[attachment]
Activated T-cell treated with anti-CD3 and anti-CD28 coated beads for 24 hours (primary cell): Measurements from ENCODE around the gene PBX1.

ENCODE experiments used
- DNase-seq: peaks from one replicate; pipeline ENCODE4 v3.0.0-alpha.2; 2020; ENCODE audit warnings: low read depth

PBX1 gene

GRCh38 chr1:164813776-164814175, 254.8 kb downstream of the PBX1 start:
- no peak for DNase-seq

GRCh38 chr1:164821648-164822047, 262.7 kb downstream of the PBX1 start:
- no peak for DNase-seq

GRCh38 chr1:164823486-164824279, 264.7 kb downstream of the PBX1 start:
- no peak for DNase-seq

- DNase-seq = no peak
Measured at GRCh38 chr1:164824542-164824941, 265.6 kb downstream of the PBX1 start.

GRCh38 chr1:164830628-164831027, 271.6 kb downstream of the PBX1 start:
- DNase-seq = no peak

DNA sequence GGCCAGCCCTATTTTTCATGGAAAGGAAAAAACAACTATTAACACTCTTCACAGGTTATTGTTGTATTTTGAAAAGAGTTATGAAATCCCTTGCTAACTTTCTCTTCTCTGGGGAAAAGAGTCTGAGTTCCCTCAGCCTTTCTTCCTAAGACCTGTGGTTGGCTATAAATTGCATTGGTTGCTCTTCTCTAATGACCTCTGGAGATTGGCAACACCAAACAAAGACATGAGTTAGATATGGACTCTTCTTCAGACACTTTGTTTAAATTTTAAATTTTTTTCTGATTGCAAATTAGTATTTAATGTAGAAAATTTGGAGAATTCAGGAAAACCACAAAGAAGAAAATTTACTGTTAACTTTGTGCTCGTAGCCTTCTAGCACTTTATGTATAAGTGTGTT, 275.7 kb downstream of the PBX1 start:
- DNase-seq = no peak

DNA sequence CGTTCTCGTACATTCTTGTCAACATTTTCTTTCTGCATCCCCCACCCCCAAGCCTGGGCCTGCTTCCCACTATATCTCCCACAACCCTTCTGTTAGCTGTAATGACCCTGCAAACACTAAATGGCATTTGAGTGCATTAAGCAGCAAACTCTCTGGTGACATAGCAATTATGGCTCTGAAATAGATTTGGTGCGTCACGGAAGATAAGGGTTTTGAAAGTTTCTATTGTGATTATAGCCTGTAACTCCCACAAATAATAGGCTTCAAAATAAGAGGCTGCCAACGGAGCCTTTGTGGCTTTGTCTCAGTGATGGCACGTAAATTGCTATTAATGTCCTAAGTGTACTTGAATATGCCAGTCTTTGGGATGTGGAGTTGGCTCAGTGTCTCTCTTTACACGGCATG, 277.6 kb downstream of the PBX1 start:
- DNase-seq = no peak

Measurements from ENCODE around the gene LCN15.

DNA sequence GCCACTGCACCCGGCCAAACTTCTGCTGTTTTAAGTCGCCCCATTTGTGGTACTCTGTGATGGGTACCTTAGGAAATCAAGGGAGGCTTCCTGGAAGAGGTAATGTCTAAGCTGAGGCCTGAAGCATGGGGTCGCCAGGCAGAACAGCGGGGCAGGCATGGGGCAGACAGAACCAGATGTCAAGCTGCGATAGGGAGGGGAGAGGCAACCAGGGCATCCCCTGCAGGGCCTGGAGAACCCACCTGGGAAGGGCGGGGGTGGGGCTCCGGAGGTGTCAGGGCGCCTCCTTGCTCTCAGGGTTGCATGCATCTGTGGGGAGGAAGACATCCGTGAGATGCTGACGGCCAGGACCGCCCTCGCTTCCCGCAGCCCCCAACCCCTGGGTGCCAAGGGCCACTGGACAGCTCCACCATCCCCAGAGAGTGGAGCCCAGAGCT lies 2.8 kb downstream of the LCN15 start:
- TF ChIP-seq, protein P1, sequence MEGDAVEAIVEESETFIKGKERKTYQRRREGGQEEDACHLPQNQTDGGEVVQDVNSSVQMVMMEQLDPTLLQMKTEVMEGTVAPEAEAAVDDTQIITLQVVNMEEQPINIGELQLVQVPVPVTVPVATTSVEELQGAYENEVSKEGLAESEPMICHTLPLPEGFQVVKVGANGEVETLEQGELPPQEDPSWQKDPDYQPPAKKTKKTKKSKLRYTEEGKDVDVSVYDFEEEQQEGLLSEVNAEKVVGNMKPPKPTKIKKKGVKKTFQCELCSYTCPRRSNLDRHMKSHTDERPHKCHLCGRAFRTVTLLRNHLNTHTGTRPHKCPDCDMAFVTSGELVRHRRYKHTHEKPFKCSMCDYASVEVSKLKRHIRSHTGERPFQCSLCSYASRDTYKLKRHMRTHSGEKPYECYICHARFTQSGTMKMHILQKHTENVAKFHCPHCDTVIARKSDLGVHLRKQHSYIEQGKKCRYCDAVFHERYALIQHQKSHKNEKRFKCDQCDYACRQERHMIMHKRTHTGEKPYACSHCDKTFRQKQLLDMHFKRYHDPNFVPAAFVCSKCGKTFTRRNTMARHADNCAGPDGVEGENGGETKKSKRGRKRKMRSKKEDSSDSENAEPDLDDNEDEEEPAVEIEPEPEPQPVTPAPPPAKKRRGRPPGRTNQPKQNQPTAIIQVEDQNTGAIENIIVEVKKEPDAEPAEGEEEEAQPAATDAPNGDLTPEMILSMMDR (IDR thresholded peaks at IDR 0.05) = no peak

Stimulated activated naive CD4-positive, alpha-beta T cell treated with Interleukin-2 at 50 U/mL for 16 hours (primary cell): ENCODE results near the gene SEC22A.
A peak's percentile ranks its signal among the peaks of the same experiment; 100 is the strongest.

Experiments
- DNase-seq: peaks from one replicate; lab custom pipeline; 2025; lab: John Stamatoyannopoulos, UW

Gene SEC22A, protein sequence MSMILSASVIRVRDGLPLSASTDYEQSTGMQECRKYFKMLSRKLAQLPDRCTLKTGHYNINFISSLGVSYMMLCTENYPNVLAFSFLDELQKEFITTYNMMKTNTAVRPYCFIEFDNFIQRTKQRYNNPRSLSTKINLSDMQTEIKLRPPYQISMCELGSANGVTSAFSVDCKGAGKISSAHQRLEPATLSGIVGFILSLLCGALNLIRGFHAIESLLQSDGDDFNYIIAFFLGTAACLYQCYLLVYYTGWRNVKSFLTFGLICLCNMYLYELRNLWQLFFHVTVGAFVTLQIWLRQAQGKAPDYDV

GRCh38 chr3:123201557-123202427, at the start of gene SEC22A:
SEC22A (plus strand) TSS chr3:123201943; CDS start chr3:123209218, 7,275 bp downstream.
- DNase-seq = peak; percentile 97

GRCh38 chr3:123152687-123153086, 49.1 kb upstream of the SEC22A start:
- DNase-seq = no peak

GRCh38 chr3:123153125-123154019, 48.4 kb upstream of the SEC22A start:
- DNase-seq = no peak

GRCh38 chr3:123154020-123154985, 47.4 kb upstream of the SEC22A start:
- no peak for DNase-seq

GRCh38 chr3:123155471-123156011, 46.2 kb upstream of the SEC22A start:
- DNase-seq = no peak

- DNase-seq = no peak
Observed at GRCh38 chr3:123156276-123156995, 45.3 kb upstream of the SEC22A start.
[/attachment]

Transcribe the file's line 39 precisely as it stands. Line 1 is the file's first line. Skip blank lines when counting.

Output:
Observed at GRCh38 chr3:123156276-123156995, 45.3 kb upstream of the SEC22A start.